The Decline of Business Golf
Golf isn’t merely a leisure sport. It’s the martini lunch of the modern workforce, the buoyant venue where work gets done.
That may have been true, but golf—and country club memberships—are in decline. It’s been said that golf is too time-consuming, too slow, too expensive, and too difficult. I think Tom McMakin has identified another reason for the structural diminishment of the sport: it’s become a less effective way to cultivate business relationships over time.
The Propinquity Effect
With due respect to Mark Twain, “propinquity” is a useful five-dollar word. It refers to the psychological proximity between people. It can derive from physical closeness, kinship, or other similarities. Propinquity is one of the main factors leading to interpersonal attraction.
As Tom explains, professional services are bought based on relationships and trust. Not surprisingly, the cultivation of propinquity is a key indicator of potential business development success. Frequent interactions over time are the building blocks of relationships—something social psychologists call the mere-exposure effect.
White Shoes and Golfing
A white-shoe firm describes professional services firms in the U.S. that serve large corporations. Historically, the term referred to firms run by WASP elites, particularly those in Boston and New York who attended Ivy League schools, where the white buck dress shoe was a distinctive fashion accessory.
The people in white-shoe firms lived near one another. They attended the same schools, went to the same churches—and played golf at the same country clubs—as their prospective clients. Propinquity abounded. More often than not, the resulting familiarity bred affinity rather than contempt.
As Tom explains:
So maybe our parents were accountants in Poughkeepsie. In order to generate business, in order to create those relationships off of which they’d scope business, they’d meet people at the synagogue or church, or they’d meet people at the golf course. They’d get to know them over a lifetime, and then they would scope business off of those relationships.
However, the emergence of new technologies—and the globalization they have encouraged—are undermining these traditional sources of propinquity, trust, and new business opportunities.
Globalization, Specialization, and Complexity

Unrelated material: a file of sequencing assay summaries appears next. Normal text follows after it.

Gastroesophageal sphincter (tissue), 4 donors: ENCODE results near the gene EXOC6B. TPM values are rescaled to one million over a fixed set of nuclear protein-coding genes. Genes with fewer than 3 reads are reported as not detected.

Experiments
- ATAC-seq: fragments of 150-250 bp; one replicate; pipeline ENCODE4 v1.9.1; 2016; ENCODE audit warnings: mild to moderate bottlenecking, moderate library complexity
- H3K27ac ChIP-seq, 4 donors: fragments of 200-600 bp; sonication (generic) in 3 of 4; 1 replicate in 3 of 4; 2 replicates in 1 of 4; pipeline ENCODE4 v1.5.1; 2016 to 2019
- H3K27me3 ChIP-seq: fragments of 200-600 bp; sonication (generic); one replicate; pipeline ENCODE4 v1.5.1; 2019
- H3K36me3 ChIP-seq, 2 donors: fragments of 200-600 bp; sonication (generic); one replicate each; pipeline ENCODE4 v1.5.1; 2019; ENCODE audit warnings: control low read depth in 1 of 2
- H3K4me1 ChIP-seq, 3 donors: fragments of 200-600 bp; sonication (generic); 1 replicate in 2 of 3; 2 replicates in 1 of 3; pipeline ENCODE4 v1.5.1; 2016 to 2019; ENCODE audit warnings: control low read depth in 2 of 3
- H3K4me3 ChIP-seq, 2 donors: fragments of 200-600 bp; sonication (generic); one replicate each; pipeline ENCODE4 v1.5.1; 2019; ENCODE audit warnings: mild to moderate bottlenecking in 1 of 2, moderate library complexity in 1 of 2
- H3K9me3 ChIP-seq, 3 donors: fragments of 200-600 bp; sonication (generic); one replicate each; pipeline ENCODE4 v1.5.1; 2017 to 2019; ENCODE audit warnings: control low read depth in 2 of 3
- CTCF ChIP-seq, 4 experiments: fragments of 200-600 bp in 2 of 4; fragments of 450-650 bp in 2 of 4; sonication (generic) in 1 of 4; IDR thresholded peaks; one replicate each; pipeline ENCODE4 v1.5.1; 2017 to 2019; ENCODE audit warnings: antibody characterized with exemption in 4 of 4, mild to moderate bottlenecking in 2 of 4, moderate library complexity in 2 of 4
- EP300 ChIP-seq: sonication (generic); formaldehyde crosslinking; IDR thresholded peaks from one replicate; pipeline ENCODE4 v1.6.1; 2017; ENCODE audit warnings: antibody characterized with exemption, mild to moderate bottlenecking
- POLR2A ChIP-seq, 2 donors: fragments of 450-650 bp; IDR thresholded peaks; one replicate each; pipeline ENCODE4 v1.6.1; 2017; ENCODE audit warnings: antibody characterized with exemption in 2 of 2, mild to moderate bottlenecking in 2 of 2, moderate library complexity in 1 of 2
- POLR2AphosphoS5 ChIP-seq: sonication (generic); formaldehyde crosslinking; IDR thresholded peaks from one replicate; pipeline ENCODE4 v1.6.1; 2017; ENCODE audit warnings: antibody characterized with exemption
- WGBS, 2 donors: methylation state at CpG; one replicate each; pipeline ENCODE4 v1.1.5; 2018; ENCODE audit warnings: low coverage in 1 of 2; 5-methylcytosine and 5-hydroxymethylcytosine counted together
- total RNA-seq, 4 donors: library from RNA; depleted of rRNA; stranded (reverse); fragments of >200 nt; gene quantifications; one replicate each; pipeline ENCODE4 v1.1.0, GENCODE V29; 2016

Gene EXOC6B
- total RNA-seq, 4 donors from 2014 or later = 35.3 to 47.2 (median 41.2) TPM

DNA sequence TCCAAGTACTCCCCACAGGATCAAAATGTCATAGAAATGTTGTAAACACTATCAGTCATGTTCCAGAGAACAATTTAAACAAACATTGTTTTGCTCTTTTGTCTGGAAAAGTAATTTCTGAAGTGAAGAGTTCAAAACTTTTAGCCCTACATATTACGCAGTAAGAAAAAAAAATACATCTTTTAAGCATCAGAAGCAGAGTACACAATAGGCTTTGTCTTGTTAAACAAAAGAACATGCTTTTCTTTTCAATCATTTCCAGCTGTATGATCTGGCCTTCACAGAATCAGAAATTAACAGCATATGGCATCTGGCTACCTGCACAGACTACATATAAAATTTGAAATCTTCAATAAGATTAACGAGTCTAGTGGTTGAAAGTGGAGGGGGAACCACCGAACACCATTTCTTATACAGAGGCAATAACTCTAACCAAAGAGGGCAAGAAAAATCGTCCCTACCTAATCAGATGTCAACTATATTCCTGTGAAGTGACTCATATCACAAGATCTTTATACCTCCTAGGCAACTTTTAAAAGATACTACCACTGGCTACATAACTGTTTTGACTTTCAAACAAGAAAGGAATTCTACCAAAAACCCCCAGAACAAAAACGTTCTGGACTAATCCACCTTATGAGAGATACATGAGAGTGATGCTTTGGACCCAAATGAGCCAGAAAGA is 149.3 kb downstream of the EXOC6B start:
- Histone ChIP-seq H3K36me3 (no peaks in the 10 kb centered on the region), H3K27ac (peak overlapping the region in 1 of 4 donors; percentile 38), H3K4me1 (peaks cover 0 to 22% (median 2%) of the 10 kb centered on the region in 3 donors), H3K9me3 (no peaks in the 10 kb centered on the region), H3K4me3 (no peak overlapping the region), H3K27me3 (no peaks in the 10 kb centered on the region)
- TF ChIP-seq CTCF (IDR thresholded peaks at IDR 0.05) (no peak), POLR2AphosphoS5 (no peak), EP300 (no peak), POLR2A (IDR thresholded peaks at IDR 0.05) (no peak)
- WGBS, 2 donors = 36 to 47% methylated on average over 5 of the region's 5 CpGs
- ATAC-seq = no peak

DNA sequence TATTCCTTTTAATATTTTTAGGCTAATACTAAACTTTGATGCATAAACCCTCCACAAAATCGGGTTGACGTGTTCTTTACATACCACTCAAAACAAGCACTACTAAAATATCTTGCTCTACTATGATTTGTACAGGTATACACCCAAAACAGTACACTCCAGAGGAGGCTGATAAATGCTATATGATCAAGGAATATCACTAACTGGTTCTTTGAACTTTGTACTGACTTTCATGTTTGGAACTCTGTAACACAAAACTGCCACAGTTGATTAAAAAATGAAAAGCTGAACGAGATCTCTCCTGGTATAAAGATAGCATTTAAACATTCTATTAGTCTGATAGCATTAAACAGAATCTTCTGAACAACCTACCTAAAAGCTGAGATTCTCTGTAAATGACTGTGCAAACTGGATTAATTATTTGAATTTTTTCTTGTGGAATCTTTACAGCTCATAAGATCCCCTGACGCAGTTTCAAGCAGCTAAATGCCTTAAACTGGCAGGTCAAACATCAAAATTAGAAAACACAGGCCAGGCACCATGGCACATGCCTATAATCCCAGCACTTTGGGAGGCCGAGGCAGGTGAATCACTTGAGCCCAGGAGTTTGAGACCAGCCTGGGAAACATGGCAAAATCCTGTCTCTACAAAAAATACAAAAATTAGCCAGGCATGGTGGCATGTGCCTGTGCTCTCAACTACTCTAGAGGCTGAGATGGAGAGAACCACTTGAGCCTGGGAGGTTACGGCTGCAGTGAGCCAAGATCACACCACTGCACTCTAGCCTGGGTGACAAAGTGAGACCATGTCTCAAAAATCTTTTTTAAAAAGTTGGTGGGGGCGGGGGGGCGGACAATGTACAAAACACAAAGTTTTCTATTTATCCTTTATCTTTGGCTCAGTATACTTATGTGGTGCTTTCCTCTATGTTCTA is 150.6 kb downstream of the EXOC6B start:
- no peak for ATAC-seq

More than 200 years ago, Adam Smith noted, “The extent of the division of labour…is necessarily regulated…by the extent of the market.” Small towns have general stores, while big cities have boutiques. Small towns have all-purpose CPAs. Global markets have, “very narrowly niched accountant(s) that sells expertise around transfer pricing as it affects sovereign wealth funds.”
- Communication and transportation technologies have extended the scope of the markets we providers of professional services can serve. That’s enabled specialization.
- If you can reach a global market, so can your competition. Our desire to differentiate ourselves encourages specialization.
- The resulting proliferation of diverse and inter-dependent service providers has fueled complexity. In turn, the management of complexity is enhanced by cognitive diversity. That demands specialization.
Niches tend to breed more niches in an expanding market (e.g. heavy metal genres). The more specialized we become, the less likely it becomes that our practice will be supported locally.
The Challenge of Building Long-Distance Relationships
Golfing may be on the decline for a variety of reasons. I suspect that globalization is a primary cause. As the scope of our services narrow, we have to reach farther afield to make a living. The effectiveness of hanging out at the country club as a business development strategy is diminishing.
That’s not to say the importance of relationships, referrals, and trust has diminished. In fact, there is a reason to believe that trust may grow in importance.
Have you ever tried to explain to your child or parent what you actually do for a living? People think they know what accountants do, but few will immediately grasp “transfer pricing” as it relates to “sovereign wealth funds.” As we specialize, our services are increasingly likely to be characterized as credence goods.
In “On Doctors, Mechanics, and Computer Specialists: The Economics of Credence Goods,” economists Uwe Dulleck and Rudolf Kerschbamer observe,
Education and experience give experts the ability to diagnose the exact needs of customers who themselves are only able to detect a need but not the most efficient way to satisfy it. The information problems in markets for diagnosis and treatment suggest that experts may be tempted to defraud customers.
Our specialization creates an advantage. At the same time, it pushes us away from local clients, makes what we do harder to understand, and can increase the threshold level of trust required to engage our services. It’s tough to build trust across distance—even more difficult than playing golf well.
Selling a Service is Harder Than Selling a Product
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